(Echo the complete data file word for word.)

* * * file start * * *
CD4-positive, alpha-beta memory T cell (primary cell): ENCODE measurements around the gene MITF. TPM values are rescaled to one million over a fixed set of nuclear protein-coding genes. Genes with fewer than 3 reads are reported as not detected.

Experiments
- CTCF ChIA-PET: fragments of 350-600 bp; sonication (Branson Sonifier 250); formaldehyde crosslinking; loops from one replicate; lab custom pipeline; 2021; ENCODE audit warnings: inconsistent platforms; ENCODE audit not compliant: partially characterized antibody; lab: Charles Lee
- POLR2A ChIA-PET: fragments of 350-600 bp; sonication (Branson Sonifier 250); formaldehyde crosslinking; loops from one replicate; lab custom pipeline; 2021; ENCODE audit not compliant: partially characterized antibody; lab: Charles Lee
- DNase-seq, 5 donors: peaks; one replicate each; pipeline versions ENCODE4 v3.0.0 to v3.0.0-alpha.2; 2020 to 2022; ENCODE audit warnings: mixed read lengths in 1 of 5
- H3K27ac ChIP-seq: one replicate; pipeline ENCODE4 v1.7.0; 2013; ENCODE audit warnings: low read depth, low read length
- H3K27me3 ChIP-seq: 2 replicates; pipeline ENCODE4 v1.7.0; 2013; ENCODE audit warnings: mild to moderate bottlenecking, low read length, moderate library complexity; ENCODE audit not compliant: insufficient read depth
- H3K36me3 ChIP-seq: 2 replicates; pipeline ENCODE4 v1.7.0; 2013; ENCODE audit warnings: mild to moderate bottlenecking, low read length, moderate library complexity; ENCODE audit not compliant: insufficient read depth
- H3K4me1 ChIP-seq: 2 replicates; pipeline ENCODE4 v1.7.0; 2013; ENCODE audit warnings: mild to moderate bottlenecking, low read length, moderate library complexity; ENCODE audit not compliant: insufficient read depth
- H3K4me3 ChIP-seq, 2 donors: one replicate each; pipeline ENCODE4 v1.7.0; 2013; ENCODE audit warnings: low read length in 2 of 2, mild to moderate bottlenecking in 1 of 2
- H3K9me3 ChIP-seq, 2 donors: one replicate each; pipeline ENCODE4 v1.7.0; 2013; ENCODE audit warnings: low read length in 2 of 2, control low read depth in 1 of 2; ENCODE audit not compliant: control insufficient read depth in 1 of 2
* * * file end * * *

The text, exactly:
CD4-positive, alpha-beta memory T cell (primary cell): ENCODE measurements around the gene MITF. TPM values are rescaled to one million over a fixed set of nuclear protein-coding genes. Genes with fewer than 3 reads are reported as not detected.

Experiments
- CTCF ChIA-PET: fragments of 350-600 bp; sonication (Branson Sonifier 250); formaldehyde crosslinking; loops from one replicate; lab custom pipeline; 2021; ENCODE audit warnings: inconsistent platforms; ENCODE audit not compliant: partially characterized antibody; lab: Charles Lee
- POLR2A ChIA-PET: fragments of 350-600 bp; sonication (Branson Sonifier 250); formaldehyde crosslinking; loops from one replicate; lab custom pipeline; 2021; ENCODE audit not compliant: partially characterized antibody; lab: Charles Lee
- DNase-seq, 5 donors: peaks; one replicate each; pipeline versions ENCODE4 v3.0.0 to v3.0.0-alpha.2; 2020 to 2022; ENCODE audit warnings: mixed read lengths in 1 of 5
- H3K27ac ChIP-seq: one replicate; pipeline ENCODE4 v1.7.0; 2013; ENCODE audit warnings: low read depth, low read length
- H3K27me3 ChIP-seq: 2 replicates; pipeline ENCODE4 v1.7.0; 2013; ENCODE audit warnings: mild to moderate bottlenecking, low read length, moderate library complexity; ENCODE audit not compliant: insufficient read depth
- H3K36me3 ChIP-seq: 2 replicates; pipeline ENCODE4 v1.7.0; 2013; ENCODE audit warnings: mild to moderate bottlenecking, low read length, moderate library complexity; ENCODE audit not compliant: insufficient read depth
- H3K4me1 ChIP-seq: 2 replicates; pipeline ENCODE4 v1.7.0; 2013; ENCODE audit warnings: mild to moderate bottlenecking, low read length, moderate library complexity; ENCODE audit not compliant: insufficient read depth
- H3K4me3 ChIP-seq, 2 donors: one replicate each; pipeline ENCODE4 v1.7.0; 2013; ENCODE audit warnings: low read length in 2 of 2, mild to moderate bottlenecking in 1 of 2
- H3K9me3 ChIP-seq, 2 donors: one replicate each; pipeline ENCODE4 v1.7.0; 2013; ENCODE audit warnings: low read length in 2 of 2, control low read depth in 1 of 2; ENCODE audit not compliant: control insufficient read depth in 1 of 2